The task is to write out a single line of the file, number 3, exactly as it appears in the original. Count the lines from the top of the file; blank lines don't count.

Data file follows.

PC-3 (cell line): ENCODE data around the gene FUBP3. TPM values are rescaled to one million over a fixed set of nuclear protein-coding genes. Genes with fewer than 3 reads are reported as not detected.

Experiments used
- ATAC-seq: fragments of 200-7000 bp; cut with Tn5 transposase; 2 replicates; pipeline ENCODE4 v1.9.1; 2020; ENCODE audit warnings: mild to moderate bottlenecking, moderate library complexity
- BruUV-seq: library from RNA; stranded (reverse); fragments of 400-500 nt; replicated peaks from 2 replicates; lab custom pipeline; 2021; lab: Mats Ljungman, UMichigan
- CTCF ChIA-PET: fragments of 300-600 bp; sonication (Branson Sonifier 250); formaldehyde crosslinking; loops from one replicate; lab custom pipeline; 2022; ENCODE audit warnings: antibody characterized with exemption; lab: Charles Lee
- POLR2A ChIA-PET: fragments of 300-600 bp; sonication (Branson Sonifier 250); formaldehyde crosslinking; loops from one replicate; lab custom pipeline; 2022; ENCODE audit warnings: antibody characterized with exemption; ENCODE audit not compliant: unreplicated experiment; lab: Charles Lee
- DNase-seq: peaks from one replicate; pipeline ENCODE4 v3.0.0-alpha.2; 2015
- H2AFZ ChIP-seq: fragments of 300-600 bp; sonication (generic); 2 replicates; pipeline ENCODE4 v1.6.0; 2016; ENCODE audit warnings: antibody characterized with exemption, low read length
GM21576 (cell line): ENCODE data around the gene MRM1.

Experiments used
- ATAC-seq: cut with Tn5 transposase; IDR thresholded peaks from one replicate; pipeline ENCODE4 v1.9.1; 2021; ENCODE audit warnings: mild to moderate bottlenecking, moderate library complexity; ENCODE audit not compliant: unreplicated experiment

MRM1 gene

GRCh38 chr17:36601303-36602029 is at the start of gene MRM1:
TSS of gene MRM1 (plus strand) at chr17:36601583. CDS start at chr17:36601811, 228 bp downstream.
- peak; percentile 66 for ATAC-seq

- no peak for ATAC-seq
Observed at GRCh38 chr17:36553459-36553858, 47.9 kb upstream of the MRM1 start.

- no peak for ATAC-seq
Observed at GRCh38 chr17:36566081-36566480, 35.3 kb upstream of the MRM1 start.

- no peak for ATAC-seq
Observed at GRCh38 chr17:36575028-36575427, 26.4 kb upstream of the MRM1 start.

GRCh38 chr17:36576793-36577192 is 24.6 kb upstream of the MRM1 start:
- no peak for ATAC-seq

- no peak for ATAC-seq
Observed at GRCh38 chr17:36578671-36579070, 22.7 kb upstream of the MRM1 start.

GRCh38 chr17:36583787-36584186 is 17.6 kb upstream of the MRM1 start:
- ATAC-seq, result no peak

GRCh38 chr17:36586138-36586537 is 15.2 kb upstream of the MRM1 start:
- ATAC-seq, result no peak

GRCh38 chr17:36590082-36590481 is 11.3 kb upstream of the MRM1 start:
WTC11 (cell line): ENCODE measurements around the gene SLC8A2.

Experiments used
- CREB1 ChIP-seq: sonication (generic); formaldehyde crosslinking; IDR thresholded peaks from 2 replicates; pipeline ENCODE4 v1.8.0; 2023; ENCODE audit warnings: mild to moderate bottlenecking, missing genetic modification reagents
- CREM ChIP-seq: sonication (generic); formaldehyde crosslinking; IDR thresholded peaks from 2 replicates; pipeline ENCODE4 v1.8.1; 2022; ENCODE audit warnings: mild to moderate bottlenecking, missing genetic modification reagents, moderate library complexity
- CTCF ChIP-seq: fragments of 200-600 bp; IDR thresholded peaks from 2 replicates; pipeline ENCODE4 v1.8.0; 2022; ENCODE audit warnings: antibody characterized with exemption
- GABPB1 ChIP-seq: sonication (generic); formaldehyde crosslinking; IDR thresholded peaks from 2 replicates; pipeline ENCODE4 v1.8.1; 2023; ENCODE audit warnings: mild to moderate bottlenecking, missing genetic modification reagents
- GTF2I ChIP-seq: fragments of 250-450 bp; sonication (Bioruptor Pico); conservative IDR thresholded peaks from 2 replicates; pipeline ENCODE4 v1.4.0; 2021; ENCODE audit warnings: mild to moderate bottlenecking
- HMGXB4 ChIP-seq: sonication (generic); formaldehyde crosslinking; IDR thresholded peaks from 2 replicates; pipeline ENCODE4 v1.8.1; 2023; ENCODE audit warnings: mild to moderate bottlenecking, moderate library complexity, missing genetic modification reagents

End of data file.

- ATAC-seq: fragments of 200-7000 bp; cut with Tn5 transposase; 2 replicates; pipeline ENCODE4 v1.9.1; 2020; ENCODE audit warnings: mild to moderate bottlenecking, moderate library complexity